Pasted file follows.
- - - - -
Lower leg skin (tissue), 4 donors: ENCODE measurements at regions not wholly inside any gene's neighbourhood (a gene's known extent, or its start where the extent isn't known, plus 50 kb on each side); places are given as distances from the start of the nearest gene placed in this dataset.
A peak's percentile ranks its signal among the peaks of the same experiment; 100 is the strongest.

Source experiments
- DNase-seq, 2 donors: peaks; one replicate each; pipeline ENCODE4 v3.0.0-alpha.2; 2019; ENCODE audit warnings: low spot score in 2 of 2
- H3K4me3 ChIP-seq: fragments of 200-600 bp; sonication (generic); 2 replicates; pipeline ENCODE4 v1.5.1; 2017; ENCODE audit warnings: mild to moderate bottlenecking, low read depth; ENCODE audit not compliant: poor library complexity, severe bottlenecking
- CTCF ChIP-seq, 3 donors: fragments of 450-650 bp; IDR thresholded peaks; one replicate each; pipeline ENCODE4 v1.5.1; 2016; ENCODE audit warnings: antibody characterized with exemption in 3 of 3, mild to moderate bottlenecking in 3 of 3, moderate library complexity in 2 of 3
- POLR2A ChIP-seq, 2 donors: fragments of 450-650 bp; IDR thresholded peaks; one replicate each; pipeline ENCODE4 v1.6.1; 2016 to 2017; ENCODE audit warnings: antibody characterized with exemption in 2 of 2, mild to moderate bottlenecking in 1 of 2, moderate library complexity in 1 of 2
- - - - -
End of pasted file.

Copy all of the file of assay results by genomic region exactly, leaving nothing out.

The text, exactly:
Lower leg skin (tissue), 4 donors: ENCODE measurements at regions not wholly inside any gene's neighbourhood (a gene's known extent, or its start where the extent isn't known, plus 50 kb on each side); places are given as distances from the start of the nearest gene placed in this dataset.
A peak's percentile ranks its signal among the peaks of the same experiment; 100 is the strongest.

Source experiments
- DNase-seq, 2 donors: peaks; one replicate each; pipeline ENCODE4 v3.0.0-alpha.2; 2019; ENCODE audit warnings: low spot score in 2 of 2
- H3K4me3 ChIP-seq: fragments of 200-600 bp; sonication (generic); 2 replicates; pipeline ENCODE4 v1.5.1; 2017; ENCODE audit warnings: mild to moderate bottlenecking, low read depth; ENCODE audit not compliant: poor library complexity, severe bottlenecking
- CTCF ChIP-seq, 3 donors: fragments of 450-650 bp; IDR thresholded peaks; one replicate each; pipeline ENCODE4 v1.5.1; 2016; ENCODE audit warnings: antibody characterized with exemption in 3 of 3, mild to moderate bottlenecking in 3 of 3, moderate library complexity in 2 of 3
- POLR2A ChIP-seq, 2 donors: fragments of 450-650 bp; IDR thresholded peaks; one replicate each; pipeline ENCODE4 v1.6.1; 2016 to 2017; ENCODE audit warnings: antibody characterized with exemption in 2 of 2, mild to moderate bottlenecking in 1 of 2, moderate library complexity in 1 of 2